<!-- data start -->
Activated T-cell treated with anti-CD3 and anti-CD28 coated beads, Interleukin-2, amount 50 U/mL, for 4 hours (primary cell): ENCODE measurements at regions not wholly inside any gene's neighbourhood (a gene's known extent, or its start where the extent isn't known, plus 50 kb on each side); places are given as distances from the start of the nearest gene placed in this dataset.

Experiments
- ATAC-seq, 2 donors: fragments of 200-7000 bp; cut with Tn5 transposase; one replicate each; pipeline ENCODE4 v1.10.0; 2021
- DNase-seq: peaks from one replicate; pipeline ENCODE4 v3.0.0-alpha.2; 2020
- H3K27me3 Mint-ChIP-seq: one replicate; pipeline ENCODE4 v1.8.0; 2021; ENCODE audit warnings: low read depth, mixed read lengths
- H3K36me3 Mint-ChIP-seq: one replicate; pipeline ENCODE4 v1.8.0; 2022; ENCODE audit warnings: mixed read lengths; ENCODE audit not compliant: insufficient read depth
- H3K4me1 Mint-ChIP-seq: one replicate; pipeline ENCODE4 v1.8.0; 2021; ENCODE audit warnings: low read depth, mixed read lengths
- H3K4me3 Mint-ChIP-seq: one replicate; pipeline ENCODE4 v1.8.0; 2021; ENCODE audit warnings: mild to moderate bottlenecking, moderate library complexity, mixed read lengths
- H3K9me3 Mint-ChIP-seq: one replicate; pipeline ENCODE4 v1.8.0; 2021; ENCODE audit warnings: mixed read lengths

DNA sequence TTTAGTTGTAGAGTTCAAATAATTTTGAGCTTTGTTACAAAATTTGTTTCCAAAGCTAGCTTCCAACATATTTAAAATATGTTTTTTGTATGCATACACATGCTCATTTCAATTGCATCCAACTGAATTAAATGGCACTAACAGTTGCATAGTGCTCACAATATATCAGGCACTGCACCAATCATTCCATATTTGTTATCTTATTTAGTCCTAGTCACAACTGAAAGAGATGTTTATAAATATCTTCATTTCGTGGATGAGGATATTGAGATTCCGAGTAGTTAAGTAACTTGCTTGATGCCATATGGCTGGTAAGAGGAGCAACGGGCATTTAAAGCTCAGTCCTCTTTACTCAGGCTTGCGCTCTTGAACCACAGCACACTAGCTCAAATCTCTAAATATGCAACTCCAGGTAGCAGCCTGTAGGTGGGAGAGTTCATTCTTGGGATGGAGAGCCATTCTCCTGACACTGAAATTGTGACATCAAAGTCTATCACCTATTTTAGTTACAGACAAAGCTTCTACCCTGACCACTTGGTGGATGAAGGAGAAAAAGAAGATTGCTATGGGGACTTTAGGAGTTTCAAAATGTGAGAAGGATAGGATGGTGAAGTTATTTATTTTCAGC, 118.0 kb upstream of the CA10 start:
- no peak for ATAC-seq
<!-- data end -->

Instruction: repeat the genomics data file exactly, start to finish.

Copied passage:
Activated T-cell treated with anti-CD3 and anti-CD28 coated beads, Interleukin-2, amount 50 U/mL, for 4 hours (primary cell): ENCODE measurements at regions not wholly inside any gene's neighbourhood (a gene's known extent, or its start where the extent isn't known, plus 50 kb on each side); places are given as distances from the start of the nearest gene placed in this dataset.

Experiments
- ATAC-seq, 2 donors: fragments of 200-7000 bp; cut with Tn5 transposase; one replicate each; pipeline ENCODE4 v1.10.0; 2021
- DNase-seq: peaks from one replicate; pipeline ENCODE4 v3.0.0-alpha.2; 2020
- H3K27me3 Mint-ChIP-seq: one replicate; pipeline ENCODE4 v1.8.0; 2021; ENCODE audit warnings: low read depth, mixed read lengths
- H3K36me3 Mint-ChIP-seq: one replicate; pipeline ENCODE4 v1.8.0; 2022; ENCODE audit warnings: mixed read lengths; ENCODE audit not compliant: insufficient read depth
- H3K4me1 Mint-ChIP-seq: one replicate; pipeline ENCODE4 v1.8.0; 2021; ENCODE audit warnings: low read depth, mixed read lengths
- H3K4me3 Mint-ChIP-seq: one replicate; pipeline ENCODE4 v1.8.0; 2021; ENCODE audit warnings: mild to moderate bottlenecking, moderate library complexity, mixed read lengths
- H3K9me3 Mint-ChIP-seq: one replicate; pipeline ENCODE4 v1.8.0; 2021; ENCODE audit warnings: mixed read lengths

DNA sequence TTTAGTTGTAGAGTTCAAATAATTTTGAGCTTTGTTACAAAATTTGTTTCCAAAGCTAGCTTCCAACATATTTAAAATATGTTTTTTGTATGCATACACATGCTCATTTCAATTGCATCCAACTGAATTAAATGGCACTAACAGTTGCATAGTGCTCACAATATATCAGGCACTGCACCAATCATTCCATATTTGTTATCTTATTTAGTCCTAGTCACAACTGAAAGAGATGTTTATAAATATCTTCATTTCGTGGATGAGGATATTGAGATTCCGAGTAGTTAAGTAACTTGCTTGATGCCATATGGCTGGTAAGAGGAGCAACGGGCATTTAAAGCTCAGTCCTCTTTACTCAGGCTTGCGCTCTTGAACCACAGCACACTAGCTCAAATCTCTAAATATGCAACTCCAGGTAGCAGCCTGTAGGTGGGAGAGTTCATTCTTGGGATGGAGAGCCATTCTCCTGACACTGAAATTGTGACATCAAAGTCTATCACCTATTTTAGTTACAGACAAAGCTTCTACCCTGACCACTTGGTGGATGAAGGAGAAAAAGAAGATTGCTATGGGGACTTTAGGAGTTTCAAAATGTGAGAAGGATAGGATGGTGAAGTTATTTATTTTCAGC, 118.0 kb upstream of the CA10 start:
- no peak for ATAC-seq